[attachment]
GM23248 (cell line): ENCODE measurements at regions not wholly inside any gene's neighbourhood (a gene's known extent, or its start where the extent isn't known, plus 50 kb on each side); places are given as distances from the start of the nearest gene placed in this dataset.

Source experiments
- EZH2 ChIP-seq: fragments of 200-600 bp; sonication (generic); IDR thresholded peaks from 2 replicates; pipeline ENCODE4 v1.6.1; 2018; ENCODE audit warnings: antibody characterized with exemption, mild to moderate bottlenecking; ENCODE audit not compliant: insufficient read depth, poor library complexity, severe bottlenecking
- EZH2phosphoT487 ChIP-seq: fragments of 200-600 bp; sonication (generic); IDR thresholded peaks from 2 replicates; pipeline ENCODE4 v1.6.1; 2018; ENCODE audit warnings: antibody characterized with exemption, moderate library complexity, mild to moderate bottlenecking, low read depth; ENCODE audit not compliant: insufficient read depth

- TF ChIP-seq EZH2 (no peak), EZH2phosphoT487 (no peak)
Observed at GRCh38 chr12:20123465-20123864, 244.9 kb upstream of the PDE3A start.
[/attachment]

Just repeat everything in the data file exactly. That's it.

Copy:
GM23248 (cell line): ENCODE measurements at regions not wholly inside any gene's neighbourhood (a gene's known extent, or its start where the extent isn't known, plus 50 kb on each side); places are given as distances from the start of the nearest gene placed in this dataset.

Source experiments
- EZH2 ChIP-seq: fragments of 200-600 bp; sonication (generic); IDR thresholded peaks from 2 replicates; pipeline ENCODE4 v1.6.1; 2018; ENCODE audit warnings: antibody characterized with exemption, mild to moderate bottlenecking; ENCODE audit not compliant: insufficient read depth, poor library complexity, severe bottlenecking
- EZH2phosphoT487 ChIP-seq: fragments of 200-600 bp; sonication (generic); IDR thresholded peaks from 2 replicates; pipeline ENCODE4 v1.6.1; 2018; ENCODE audit warnings: antibody characterized with exemption, moderate library complexity, mild to moderate bottlenecking, low read depth; ENCODE audit not compliant: insufficient read depth

- TF ChIP-seq EZH2 (no peak), EZH2phosphoT487 (no peak)
Observed at GRCh38 chr12:20123465-20123864, 244.9 kb upstream of the PDE3A start.